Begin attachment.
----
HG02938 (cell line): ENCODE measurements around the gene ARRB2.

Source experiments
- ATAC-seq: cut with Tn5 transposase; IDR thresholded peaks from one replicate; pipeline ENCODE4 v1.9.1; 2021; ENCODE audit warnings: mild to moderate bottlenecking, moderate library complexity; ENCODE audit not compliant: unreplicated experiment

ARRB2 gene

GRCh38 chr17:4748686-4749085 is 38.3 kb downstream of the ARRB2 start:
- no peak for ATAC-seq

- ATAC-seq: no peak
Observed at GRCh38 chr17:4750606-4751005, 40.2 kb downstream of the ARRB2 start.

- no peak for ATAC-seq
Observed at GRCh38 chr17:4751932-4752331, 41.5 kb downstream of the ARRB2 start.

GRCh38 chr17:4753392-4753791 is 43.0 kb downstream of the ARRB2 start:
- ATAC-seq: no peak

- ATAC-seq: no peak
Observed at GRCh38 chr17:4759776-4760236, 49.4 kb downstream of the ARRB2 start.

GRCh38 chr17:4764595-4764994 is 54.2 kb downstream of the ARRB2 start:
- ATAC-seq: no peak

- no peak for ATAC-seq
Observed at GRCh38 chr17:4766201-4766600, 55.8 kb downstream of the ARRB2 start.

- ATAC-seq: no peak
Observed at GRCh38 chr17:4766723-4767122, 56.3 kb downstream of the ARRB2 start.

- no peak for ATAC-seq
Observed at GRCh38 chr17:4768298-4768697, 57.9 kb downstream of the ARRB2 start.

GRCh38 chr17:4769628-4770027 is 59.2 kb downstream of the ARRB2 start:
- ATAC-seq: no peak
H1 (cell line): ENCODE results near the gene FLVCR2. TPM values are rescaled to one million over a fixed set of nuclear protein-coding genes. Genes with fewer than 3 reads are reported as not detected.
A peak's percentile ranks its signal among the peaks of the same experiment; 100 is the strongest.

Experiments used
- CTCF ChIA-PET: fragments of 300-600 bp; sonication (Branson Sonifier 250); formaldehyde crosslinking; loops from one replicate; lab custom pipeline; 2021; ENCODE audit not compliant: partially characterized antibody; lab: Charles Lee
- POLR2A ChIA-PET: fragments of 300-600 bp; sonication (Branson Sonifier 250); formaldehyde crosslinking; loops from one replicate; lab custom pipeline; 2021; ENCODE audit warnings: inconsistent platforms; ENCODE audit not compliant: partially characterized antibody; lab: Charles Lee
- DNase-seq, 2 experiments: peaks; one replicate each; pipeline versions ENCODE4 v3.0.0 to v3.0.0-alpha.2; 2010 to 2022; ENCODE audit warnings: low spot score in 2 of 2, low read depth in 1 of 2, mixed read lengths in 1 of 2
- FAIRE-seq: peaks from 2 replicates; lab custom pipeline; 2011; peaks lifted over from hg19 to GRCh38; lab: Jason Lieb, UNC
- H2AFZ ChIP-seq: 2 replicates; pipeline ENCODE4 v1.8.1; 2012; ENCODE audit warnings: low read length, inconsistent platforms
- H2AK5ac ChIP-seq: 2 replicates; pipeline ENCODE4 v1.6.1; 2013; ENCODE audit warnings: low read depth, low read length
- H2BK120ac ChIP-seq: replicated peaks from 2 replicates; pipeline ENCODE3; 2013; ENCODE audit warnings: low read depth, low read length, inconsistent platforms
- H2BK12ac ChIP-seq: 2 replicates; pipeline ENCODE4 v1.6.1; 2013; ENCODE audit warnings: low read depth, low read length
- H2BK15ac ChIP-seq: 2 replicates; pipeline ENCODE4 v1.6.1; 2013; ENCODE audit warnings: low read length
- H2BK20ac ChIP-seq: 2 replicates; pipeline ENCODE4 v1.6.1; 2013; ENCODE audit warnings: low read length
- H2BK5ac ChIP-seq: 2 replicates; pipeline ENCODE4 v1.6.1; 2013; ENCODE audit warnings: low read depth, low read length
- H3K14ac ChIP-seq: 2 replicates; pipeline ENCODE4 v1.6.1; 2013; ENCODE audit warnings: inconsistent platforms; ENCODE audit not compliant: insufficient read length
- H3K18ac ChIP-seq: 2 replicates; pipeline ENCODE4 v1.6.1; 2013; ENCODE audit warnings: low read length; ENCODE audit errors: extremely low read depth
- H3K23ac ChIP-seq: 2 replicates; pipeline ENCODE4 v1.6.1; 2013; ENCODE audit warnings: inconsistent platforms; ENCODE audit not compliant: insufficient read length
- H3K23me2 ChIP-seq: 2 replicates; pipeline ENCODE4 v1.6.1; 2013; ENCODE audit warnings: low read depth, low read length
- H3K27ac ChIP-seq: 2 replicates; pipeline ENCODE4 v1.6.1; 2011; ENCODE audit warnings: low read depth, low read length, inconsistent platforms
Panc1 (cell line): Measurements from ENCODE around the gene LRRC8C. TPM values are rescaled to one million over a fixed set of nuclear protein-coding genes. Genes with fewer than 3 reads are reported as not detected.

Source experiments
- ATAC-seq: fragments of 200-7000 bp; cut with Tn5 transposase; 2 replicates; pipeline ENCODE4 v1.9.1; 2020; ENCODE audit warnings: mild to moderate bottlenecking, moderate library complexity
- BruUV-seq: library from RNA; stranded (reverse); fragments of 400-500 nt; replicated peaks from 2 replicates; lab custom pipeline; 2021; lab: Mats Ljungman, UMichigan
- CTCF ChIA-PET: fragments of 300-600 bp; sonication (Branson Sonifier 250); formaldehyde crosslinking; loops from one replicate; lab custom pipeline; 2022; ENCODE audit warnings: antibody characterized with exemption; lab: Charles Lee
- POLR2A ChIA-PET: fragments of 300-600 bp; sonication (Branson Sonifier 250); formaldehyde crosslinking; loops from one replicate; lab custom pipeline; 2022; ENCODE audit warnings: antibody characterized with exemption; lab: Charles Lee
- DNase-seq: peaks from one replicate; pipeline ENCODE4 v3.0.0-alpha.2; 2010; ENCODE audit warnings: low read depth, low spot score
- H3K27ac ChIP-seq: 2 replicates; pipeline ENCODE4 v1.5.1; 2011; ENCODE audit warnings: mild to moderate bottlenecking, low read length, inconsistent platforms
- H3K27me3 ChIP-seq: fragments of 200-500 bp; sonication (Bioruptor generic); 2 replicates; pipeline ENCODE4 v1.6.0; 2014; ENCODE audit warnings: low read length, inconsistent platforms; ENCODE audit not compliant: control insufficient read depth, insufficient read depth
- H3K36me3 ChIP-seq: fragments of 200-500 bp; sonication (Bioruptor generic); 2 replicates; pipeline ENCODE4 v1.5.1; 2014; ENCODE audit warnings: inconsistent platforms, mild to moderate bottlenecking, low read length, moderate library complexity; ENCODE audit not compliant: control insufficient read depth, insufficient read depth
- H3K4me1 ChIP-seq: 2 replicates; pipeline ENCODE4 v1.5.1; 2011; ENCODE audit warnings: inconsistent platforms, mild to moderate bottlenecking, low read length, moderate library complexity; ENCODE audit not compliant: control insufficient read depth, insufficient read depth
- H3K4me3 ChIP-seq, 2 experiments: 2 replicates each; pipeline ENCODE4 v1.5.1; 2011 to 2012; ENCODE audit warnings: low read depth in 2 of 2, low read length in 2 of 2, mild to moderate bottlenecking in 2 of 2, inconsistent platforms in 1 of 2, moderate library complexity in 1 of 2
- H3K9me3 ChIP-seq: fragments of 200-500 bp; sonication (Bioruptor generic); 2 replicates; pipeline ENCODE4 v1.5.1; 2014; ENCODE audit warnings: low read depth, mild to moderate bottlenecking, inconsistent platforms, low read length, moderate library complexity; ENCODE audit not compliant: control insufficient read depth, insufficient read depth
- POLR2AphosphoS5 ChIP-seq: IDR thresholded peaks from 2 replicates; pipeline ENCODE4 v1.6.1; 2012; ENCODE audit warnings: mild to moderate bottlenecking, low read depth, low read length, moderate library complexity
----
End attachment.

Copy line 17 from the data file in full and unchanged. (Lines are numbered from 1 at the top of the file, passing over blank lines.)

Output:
- no peak for ATAC-seq